“There is a pipeline which we own and operate, which connects the Atlantic facilities to ours that brings these liquids in a mixed form to our facility and we separate them,” he said.
The liquids are separated into storage tanks and then the Phoenix Park customers come alongside for various mixes.STORAGE:
PRODUCT QUANTITY STORED
Propane 1 storage tank containing 250,000 barrels
1 storage tank containing 100,000 barrels
Butane 2 storage tanks each containing 150,000 barrels
Gasoline 1 storage tank containing 350,000 barrels
1 storage tank containing 250,000 barrels
Tiah said, “A ship that takes 350,000 barrels, which is a lot of product, would take 36 hours to load. This is world-class; if you go to the Rotterdam port (in Holland) this is what happens.”
With the slowdown in the international and local economy, Tiah said the fluctuating price of crude oil was one of the things that was impacting his business operations, as well as gas curtailment. Gas curtailment is where there are periods where upstream supply is not sufficient to meet downstream demand.
“How that impacts us is that it reduces the throughput through our facility and reduces our NGL, natural gas liquid production levels,” he said.
Tiah said the gas curtailment represented “under ten per cent impact on production.”
The second big issue that would impact on the business is the price of its products, since PPGPL’s products are correlated with crude oil prices. “Crude oil prices have started to fall. Earlier in the year it had gone above US$100 per barrel and crude right now is around US$82 per barrel. The key driver for that is what is happening in Europe and the outlook with regard to the demand in the developed world, that has a significant impact on crude oil prices. “When crude oil prices trend down, our product prices trend down. In addition to a ten per cent impact on production for the year that is forecast as a result of gas curtailment at Point Lisas, the other factor is a reduction in product prices,” he said. Tiah said gas curtailment and reduced crude oil prices would have an impact on earnings and dividends. “Product prices for the first three months (2012) were close to what we had predicted it would be. Looking out for the next six months, which would be July to December (2012), that is when we think a greater impact, particularly to product prices, would impact the business,” he said. While Tiah couldn’t specify through figures because he was not presented with the latest forecast for PPGPL, a forecast is usually done at the beginning of the year for the entire year and then quarterly forecasts are done.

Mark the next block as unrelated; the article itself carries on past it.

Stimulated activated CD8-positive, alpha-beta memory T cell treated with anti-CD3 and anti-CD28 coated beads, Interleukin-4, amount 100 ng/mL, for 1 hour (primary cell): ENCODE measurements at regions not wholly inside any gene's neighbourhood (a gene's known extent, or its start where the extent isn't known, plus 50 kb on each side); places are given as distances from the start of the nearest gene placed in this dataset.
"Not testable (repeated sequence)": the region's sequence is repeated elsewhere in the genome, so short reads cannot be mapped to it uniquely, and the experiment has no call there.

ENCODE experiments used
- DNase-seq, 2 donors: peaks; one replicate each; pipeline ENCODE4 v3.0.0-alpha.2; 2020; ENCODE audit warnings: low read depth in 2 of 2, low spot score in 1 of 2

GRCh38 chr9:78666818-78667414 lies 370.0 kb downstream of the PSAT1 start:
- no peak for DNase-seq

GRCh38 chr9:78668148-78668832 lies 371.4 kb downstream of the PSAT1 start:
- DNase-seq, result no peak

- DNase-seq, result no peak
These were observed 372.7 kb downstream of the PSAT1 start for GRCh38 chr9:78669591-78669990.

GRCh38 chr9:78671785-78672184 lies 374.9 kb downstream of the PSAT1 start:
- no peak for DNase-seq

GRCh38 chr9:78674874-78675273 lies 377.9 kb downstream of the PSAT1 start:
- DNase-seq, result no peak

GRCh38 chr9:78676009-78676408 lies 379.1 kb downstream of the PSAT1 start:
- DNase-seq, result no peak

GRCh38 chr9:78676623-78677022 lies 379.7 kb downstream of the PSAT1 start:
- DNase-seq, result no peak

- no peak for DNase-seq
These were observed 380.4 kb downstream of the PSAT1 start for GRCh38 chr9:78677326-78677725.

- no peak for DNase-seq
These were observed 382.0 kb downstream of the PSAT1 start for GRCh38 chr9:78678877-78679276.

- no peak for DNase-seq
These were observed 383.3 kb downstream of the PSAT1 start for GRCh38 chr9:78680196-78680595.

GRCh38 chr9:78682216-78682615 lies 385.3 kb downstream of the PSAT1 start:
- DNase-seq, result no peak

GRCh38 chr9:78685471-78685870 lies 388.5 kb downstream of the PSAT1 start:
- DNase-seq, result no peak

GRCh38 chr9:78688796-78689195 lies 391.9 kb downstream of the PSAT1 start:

Outlining the challenges to doing business in the international community, Tiah said, “Our LPG goes to the Caribbean and Central America and our natural gasoline goes much further. It actually goes West Africa or it can go to Columbia or other locations. We have always operated our business by exporting into the regional markets or extra-regional markets.”